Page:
The same sort of thing is true of the next links, where clinging (upadana) or perhaps becoming (bhava) completes the cycle described with sankhara. Sankhara is a desire for creation of the self, and with the certainties about what’s going on that are well-described in your piece (about who we are, and what we deem is important in the world) we are completing the process of self-creation.

    Birth, then, is the visible manifestation of that self into the world, and in response to that, dukkha (as “aging-and-death”).

    You say that dukkha doesn’t emerge, but I’m not clear on how you’d make that distinction. If each link in the chain is the most significant condition that allows for the emergence of the next, I’d say that every link in the chain allows for the emergence of dukkha — it is a self-creation just as all the others are.

    I’d be interested in your comments, in return.

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  17. […] Buddha does explain this but not in a straightforward way that is easy for us to understand. The problems with identifying through the self we can see if we are mindful to the processes of Dependent Arising. See Linda’s article series on DA to learn more:Table of Contents for A Secular Understanding of Dependent Arising. […]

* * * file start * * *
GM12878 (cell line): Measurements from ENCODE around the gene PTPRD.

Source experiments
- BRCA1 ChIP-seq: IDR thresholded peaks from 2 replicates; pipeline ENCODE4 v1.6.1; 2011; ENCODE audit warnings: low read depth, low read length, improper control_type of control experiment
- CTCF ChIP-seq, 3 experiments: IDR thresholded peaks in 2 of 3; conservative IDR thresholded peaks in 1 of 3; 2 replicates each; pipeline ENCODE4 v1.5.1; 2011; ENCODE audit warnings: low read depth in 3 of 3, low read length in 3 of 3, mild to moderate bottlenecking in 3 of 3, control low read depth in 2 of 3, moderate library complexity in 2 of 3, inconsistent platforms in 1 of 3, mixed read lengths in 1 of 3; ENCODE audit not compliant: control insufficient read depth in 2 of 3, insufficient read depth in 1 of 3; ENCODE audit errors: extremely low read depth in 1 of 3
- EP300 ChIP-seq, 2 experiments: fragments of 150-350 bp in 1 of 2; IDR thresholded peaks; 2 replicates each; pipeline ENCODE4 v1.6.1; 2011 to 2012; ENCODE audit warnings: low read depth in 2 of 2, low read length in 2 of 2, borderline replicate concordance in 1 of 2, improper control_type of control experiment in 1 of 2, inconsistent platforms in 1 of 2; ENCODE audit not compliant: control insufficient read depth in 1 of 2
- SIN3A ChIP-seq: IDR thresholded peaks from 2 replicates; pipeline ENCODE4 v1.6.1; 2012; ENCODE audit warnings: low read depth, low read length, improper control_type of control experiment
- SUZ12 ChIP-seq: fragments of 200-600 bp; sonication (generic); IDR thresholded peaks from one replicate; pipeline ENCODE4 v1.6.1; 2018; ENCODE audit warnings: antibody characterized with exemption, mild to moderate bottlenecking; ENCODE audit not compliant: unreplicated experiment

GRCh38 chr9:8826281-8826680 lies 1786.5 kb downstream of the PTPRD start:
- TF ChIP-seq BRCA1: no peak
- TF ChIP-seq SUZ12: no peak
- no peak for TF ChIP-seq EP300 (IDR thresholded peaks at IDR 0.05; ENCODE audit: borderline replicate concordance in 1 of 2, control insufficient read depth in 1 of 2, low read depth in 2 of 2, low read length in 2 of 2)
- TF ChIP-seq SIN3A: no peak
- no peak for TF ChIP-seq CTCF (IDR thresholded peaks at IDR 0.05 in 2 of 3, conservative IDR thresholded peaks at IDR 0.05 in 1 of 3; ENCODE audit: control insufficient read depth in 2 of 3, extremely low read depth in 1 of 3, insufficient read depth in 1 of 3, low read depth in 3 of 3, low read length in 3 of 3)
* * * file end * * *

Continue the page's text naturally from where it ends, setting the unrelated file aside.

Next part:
18. […] these processes arise, fall away, and what causes them to arise again. See the wonderful series on A Secular Understanding of Dependent Arising for more information on those […]

  19. […] on the blog at the Secular Buddhist Association website, I did a series on a secular approach to dependent arising, and in the comments for the second post, I was asked if I could give specific examples of […]

  20. […] published in the second volume of the Journal of the Oxford Centre for Buddhist Studies, as well as the series of blog posts about a pragmatic understanding of each link in the chain that was published on the Secular […]

  21. […] on the blog at the Secular Buddhist Association website, I did a series on a secular approach to dependent arising, and in the comments for the second post, I was asked if I could give specific examples of […]

  22. […] on the blog at the Secular Buddhist Association website, I did a series on a secular approach to dependent arising, and in the comments for the second post, I was asked if I could give specific examples of […]